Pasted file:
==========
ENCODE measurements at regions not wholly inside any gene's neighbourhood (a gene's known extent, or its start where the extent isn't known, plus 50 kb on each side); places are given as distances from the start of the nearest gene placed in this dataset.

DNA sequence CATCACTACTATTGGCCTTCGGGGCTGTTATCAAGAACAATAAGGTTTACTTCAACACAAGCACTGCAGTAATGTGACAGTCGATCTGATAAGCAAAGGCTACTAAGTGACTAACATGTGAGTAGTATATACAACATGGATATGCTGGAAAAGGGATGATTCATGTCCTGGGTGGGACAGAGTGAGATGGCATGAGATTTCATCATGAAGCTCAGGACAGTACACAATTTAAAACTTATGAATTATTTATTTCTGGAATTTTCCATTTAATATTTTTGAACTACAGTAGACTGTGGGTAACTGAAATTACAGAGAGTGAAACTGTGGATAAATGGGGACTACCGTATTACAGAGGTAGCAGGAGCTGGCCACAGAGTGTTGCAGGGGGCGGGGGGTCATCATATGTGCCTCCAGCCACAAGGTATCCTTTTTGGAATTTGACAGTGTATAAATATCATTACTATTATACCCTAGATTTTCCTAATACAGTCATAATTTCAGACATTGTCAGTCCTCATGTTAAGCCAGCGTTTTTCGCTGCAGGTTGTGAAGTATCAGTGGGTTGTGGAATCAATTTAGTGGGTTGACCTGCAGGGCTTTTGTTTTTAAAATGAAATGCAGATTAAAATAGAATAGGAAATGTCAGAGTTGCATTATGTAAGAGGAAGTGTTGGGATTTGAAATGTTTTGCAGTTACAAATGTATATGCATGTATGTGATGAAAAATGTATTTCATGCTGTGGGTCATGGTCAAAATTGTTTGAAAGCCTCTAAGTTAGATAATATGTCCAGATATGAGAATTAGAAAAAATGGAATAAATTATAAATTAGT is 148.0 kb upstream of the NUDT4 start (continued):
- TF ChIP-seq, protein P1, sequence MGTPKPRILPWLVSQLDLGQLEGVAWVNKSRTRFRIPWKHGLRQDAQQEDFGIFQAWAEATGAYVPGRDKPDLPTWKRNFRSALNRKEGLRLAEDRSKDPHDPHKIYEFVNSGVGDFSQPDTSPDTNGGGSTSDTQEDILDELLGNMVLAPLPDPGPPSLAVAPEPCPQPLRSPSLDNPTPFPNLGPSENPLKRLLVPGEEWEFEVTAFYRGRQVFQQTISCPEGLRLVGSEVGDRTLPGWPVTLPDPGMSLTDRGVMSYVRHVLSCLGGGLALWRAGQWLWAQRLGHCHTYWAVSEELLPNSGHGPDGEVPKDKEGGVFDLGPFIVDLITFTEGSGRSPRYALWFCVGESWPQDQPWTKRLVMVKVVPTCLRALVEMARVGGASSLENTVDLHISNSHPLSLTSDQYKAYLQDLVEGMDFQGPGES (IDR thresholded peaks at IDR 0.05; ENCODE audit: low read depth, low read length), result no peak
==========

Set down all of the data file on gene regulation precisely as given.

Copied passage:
ENCODE measurements at regions not wholly inside any gene's neighbourhood (a gene's known extent, or its start where the extent isn't known, plus 50 kb on each side); places are given as distances from the start of the nearest gene placed in this dataset.

DNA sequence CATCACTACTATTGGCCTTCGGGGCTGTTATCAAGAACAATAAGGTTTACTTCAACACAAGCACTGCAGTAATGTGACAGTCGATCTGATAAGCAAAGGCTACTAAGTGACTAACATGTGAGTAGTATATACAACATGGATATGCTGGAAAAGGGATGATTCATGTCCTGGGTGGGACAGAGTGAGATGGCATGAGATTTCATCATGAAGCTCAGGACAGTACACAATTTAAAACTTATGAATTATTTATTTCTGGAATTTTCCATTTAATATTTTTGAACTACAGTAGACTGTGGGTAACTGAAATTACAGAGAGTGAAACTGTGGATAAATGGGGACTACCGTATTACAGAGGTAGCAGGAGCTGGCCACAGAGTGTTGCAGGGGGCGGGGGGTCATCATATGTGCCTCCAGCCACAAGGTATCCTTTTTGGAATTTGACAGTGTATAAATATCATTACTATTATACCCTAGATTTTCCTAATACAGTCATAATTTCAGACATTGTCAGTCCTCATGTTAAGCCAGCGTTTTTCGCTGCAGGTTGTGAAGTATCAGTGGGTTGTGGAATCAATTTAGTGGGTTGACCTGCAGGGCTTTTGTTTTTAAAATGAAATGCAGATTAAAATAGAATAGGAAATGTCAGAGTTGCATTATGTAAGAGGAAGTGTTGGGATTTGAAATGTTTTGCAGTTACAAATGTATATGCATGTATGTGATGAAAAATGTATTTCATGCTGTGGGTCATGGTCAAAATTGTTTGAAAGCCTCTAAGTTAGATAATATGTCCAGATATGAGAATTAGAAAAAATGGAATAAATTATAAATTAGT is 148.0 kb upstream of the NUDT4 start (continued):
- TF ChIP-seq, protein P1, sequence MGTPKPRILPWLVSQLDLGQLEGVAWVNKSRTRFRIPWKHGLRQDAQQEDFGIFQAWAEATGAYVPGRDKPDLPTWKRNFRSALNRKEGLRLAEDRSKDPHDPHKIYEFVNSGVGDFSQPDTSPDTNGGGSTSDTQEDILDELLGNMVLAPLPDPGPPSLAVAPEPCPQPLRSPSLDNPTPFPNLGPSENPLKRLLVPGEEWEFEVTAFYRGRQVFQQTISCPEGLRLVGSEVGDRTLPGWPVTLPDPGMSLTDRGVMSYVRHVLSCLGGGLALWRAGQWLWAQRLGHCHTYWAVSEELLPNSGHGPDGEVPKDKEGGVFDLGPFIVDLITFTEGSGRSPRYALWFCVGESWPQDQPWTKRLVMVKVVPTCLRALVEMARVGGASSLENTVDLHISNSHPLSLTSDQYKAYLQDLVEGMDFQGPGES (IDR thresholded peaks at IDR 0.05; ENCODE audit: low read depth, low read length), result no peak